top of page

A beginners guide to (virtual) organisational politics

Updated: Mar 29, 2021

Fun fact: the word 'idiot' comes from the greek word idiotes, which means 'private citizen'. Around 2700 years ago in Athens, it was used as an insult for someone who wasn't interested in politics.

People often use the term office politics to describe the less desirable interactions and influences which distract us from our jobs, but politics actually covers the way people make decisions about how to work together in all kinds of groups, big or small (Usborne, Politics for Beginners)

Clients often tell me they don't do workplace politics . They are high performers, excellent at task-based work. They note with surprise: it's strange that to actually get things done, it's more about your relationships in the organisation than the work you do, it shouldn't be that way!

In fact, this this exactly what it means to be in an organisation. A huge part of your job is nurturing those relationships in a way that supports you, your team, and the organisation. This becomes increasingly important as you progress in your career, but the earlier you do it, the better.

But here’s the tricky bit: There is no reference manual for this. The organisation is never going to tell you to do this stuff. It won’t be fully written into the job description. Organisations reward hard work to a degree, but they are not going to tell you the hidden steps you need to take to get promoted, recognised, or ensure your projects gain traction.

Do it with integrity

Some people understand this implicitly. These people often seem like they don't have to work as hard as everyone else to get where they need to get to. I offer a different lens: these people simply channel their work efforts differently. From a personal career perspective, I’ve found that understanding these unwritten relational laws enabled me to do things in ways that were a little bit different, and accelerated my career far more than hard graft alone.

For those who say “well, politics doesn't appeal to me”, I challenge you to then also accept that you may have to take the long way round/the hard way round to get to where you want to. You’ve got less guarantee of success, because however great your work is, if there is not someone advocating at that table for you and your team, whether it's a project, or a promotion, you're not going to get the traction that you need.

To give a recent example, one client has been incredibly frustrated that her team’s work was not being recognised, because it didn't fit within the organisational priorities. As we drilled further down, what we realised was that it wasn't about their work, and it wasn't about the output. She didn't have a loud enough voice at the big table. She was removed, and therefore unable to represent her team as well as possible.

Finally if you think you’re taking a moral stance here against organisational politics, be aware that others, who may have less integrity, may do it instead – why not instead invest in key relationships with integrity and good intentions?

A reframe..

As a starting point , office politics has a connotation to it, so lets use more appealing terms: connection, relationships, or working with the system.

So here are some simple questions to help you get started – grab a coffee, your journal, and one of your Golden Hours (you do schedule strategic time daily, right?):

1) Map your ‘key people’. Start by thinking who is important in your career, and asking the simple question “who is the person in this organisation, that could have the biggest impact on my career and the projects I’m running?”. Who can act as your sponsor? Do they know who you are? Do they know the work that you do? If you don't know, spend some time figuring it out, because that insight alone is going to be really valuable to you. It's also going to enable you to sometimes prioritise efforts which have an impact on your long-term career.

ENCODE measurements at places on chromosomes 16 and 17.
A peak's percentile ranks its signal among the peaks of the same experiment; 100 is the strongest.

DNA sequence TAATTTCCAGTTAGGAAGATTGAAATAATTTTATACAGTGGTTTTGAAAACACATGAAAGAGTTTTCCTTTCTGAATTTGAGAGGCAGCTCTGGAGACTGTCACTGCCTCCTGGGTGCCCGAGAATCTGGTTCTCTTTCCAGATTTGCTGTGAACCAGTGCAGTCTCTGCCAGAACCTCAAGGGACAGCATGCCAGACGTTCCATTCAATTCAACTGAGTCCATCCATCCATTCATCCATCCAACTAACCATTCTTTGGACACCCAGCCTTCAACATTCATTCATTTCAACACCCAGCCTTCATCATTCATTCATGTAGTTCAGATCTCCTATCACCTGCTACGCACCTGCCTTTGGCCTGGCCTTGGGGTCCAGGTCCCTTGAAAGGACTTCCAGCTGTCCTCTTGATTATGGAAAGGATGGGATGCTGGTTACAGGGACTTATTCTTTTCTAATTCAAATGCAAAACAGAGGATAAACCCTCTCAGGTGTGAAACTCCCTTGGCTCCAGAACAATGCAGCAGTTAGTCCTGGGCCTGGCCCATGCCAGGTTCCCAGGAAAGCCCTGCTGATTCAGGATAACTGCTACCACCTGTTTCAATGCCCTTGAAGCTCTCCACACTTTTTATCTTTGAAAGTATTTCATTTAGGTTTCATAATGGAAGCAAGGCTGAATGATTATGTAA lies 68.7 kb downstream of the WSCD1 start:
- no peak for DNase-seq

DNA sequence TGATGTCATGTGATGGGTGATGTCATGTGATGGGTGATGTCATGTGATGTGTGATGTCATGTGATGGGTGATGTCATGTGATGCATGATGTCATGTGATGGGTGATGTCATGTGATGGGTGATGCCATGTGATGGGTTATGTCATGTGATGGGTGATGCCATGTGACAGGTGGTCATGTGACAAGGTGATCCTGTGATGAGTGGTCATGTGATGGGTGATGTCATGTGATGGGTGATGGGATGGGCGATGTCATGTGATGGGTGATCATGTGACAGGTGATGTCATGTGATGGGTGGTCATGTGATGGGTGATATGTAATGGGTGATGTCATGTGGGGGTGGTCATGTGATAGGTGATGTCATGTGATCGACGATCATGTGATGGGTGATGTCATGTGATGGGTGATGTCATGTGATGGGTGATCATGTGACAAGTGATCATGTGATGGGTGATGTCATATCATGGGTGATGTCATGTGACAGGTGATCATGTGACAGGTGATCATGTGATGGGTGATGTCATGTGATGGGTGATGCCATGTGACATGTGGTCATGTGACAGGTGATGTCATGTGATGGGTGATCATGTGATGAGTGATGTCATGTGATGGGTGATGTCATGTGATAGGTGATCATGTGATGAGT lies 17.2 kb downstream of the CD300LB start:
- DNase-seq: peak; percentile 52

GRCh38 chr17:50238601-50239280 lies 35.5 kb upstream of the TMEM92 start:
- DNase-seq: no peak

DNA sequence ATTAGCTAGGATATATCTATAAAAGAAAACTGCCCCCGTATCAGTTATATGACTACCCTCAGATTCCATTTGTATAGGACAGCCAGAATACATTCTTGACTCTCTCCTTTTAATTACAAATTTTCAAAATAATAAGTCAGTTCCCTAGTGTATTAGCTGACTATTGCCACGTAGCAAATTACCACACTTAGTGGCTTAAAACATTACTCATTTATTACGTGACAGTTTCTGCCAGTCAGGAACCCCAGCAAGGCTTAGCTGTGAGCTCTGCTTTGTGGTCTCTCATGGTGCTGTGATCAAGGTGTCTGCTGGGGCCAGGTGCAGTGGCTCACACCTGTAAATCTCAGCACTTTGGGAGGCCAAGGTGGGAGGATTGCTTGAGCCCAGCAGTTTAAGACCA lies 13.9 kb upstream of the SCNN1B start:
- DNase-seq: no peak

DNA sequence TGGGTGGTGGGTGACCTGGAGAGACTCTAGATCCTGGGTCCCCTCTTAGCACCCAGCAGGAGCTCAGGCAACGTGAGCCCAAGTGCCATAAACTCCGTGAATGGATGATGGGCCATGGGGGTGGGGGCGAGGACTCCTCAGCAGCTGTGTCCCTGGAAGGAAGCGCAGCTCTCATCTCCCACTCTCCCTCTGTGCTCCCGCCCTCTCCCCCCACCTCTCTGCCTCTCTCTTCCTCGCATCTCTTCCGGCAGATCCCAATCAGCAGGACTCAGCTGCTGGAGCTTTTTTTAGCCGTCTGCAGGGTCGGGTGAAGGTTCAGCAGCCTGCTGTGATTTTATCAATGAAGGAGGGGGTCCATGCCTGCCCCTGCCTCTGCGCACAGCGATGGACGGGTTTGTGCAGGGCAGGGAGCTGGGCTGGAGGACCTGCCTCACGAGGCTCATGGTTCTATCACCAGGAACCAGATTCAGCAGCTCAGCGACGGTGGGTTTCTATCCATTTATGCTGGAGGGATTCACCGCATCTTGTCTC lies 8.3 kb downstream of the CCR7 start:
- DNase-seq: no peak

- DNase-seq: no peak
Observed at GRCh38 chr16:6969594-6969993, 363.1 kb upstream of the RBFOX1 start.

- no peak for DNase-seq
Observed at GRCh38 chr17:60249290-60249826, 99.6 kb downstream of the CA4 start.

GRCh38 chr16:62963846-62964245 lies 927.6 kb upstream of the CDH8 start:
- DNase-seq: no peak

2) Assess the current strength of relationships How do you currently interact with your key people? And what could you do to improve that relationship?

3) Figure out how you can be of help. What are the pressing needs they have, and what keeps them awake at night? What are the things that you can help them with? That's also critical, because this is going to be a two-way relationship. What are the things that you can do to put yourself on their radar? Is there a committee you can run?

In my case, heading up the Women's Network at KPMG was something I felt very motivated to do. It also gave me a seat at the table with board level members of KPMG, and in the end, this enabled me to be put forward for director roles, even though I was only a manager. I was put forward because they vouched for me.

Another example of this is a client , already the leader of a 500+ function, who is trying to figure out how to get to the next stage within their organisation. As part of that identity shift, they know who could be a good sponsor for them. We worked on identifying the angle that he wanted to take to the sponsor. We discussed how he could be of value to the sponsor, and what insights he could bring. This discussion has now led to a development plan, where he plans to engage more externally, so that he has more of a market understanding, by talking to his external peers. By the way, this is so much easier during the pandemic, because physical office norms make it seem less ‘ok’ to have a 3 pm virtual coffee with someone who is actually a competitor.

On any given day these actions might not seem pressing or urgent, but if like many of my clients, you work hard and want to do well in your career, you might consider re-shifting your priorities away from the short game, towards the longer, relational game.



bottom of page